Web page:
VICTORIA -- Prince George politicians did not find support for their idea to free up federal gas tax revenue for road repairs.
Coun. Dave Wilbur introduced the resolution on the floor of the Union of B.C. Municipalities convention in Victoria Thursday morning.
The Federal Gas Tax program provides money for sustainable infrastructure projects such as bike lane and public transit improvements and is exclusive of ongoing operational costs.
The city was arguing for the ability to have flexibility to use the funds for more pressing priorities, like the ever-limited paving budget. Other provinces including Ontario, Manitoba and Alberta do not have the same restrictions on their federal gas tax money.
"We are repaving roads often in our community in the north where the climate is very different," said Mayor Shari Green, noting the bus ridership locally is not what it is in other cities. "We're pleased to have a public transit system but my buses are empty and I need to buy asphalt." Kamloops Coun. Donovan Cavers encouraged delegates not to support the proposal, citing the intent of the funding for green measures.
"I believe that it's set up so we can move ourselves away from more vehicle traffic," he said. "Putting it into transit is the way it should be spent and I don't think there should be any changes to that."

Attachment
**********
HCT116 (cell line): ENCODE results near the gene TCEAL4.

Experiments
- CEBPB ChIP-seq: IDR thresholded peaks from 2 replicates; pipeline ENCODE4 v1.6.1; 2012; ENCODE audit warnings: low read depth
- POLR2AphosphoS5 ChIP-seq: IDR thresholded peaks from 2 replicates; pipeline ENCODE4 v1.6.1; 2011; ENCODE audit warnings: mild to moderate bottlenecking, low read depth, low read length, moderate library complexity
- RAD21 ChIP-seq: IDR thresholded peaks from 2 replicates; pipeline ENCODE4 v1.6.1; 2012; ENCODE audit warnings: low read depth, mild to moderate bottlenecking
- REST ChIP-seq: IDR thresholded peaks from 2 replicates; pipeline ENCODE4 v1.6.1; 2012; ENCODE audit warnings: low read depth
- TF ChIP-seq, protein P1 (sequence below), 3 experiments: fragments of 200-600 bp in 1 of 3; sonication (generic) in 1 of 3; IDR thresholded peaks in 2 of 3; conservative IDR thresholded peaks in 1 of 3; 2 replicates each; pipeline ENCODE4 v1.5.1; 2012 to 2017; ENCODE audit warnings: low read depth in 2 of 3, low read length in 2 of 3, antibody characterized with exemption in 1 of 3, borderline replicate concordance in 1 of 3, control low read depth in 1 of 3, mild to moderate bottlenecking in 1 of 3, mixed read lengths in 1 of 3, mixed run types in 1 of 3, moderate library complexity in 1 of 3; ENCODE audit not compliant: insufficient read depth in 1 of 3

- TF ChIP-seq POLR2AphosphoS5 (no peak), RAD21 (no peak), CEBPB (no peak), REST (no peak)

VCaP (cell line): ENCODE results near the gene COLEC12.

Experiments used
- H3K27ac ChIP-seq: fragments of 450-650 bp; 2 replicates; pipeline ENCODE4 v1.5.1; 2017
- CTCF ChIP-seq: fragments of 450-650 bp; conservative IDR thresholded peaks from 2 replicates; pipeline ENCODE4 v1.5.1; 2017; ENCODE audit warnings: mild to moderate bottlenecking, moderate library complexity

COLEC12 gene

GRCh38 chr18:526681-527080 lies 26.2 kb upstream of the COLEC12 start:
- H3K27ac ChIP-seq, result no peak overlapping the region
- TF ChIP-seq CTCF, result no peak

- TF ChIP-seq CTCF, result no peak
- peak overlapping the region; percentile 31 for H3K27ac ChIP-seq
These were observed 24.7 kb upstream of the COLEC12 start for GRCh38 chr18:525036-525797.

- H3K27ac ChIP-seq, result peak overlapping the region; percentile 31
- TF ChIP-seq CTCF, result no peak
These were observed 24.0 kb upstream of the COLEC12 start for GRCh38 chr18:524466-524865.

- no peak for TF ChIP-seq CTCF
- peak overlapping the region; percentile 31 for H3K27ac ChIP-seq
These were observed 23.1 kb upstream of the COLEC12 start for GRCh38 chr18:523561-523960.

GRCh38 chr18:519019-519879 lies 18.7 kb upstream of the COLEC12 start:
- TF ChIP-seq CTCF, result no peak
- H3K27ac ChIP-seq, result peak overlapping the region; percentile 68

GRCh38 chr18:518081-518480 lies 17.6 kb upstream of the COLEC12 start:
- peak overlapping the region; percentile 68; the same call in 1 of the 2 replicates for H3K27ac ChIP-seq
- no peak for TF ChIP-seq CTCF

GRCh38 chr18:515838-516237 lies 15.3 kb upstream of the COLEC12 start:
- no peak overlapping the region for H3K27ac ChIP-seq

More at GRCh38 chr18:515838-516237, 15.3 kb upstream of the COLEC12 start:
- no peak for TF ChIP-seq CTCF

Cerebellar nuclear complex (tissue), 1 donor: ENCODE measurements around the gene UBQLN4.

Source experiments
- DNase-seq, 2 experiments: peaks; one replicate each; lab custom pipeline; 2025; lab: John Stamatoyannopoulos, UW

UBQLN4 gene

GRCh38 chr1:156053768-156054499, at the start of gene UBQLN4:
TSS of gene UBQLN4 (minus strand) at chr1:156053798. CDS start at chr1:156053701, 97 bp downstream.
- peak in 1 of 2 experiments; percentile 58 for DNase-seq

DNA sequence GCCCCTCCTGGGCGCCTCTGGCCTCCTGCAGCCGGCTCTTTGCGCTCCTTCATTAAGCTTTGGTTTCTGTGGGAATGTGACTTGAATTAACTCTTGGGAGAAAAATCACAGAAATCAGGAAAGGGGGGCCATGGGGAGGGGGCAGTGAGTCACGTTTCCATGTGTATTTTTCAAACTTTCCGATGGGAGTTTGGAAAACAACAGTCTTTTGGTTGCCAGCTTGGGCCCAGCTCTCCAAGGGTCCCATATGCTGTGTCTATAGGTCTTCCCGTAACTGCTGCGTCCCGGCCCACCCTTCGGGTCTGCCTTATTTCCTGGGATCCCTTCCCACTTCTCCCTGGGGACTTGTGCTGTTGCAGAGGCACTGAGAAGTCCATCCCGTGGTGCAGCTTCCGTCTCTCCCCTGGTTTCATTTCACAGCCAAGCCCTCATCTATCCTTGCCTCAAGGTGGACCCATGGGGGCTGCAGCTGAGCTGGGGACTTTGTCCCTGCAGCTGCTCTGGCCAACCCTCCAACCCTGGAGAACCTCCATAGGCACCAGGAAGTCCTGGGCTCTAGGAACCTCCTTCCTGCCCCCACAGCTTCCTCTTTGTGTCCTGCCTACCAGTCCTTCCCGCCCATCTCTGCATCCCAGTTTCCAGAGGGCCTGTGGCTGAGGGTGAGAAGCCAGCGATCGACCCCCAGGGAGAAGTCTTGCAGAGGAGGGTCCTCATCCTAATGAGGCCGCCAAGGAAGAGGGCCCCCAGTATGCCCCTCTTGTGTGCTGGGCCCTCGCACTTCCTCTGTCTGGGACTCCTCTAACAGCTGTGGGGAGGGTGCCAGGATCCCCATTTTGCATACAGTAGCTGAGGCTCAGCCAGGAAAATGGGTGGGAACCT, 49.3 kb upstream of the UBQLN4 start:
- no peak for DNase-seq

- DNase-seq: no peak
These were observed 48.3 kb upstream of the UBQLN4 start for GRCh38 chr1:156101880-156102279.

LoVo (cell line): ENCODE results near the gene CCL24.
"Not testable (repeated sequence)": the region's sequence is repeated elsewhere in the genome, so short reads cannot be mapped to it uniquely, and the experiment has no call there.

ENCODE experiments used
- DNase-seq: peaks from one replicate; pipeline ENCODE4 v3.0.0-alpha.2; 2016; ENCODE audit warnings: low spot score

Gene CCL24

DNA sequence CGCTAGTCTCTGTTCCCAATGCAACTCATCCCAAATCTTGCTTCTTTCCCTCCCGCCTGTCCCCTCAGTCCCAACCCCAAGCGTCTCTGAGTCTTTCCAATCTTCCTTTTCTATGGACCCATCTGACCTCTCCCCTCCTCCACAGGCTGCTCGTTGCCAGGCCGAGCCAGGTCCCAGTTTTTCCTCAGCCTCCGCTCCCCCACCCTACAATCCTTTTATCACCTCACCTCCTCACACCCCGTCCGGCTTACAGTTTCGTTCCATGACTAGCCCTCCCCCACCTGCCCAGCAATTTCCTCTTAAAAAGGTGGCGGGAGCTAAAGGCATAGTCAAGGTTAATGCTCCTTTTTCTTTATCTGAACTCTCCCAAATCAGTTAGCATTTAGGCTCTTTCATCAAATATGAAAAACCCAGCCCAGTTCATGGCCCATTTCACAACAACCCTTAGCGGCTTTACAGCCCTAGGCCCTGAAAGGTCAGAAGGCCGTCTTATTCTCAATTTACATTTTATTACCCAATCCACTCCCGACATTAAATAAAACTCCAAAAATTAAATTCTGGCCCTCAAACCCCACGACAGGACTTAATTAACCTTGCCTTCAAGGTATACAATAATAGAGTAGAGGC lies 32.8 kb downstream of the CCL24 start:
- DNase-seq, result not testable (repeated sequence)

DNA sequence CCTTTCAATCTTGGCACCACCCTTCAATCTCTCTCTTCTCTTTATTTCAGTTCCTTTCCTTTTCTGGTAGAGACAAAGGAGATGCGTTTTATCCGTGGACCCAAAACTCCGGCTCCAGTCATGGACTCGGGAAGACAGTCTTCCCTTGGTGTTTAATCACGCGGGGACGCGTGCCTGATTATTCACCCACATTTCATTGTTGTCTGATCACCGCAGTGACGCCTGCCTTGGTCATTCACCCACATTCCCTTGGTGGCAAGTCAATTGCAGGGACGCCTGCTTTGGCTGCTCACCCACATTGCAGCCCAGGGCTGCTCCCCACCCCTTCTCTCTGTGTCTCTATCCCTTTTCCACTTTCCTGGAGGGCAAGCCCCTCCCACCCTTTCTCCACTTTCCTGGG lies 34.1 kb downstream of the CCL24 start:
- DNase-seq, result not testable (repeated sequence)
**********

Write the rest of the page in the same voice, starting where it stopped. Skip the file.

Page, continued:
Colwood Coun. Cynthia Day also expressed concern that the focus would be removed from addressing climate change issues.
Comox mayor Paul Ives supported the city's proposal, as his town's own resolution endorsed the previous day called for the UBCM to negotiate a wider range of eligible projects in the federal infrastructure program agreement when it is renewed after 2014.
"We're not talking about reallocating gas tax money as it is between municipalities and regional districts, but we're talking about giving municipalities the opportunity to use those funds in a way that we feel meets local priority," he said.
That message - that the intent of the proposal was not to take away a local government's ability to continue to use the funding for sustainable projects - seemed to get lost in the debate, said Wilbur who knew getting the resolution endorsed would be a struggle.
"But once people are concerned about protecting something, the message somehow runs sideways and that's unfortunate because I think there was an opportunity for a win-win on the resolution," he said.
While green initiatives are important, communities can't turn a blind eye to the country's infrastructure deficit, which the Federation of Canadian Municipalities (FCM) has identified as sitting at $171 billion.
"It brings to mind that, sometimes if you don't pay attention to the reality, you're almost like a Nero fiddling away while everything around you burns down," he said.
The lack of endorsement at this convention isn't the end of the road. Wilbur said he would continue to champion the idea at the North Central Local Government Association and, if it gains backing there, at the FCM level before bringing it back to UBCM next year.
The other two Prince George resolutions considered Thursday were passed without any debate as part of a block. The first supports lobbying the B.C. government for a portion of the provincial gas tax revenue, while the other - which was rolled into a similar request from Terrace - advocates for revenue sharing agreements from new resource projects.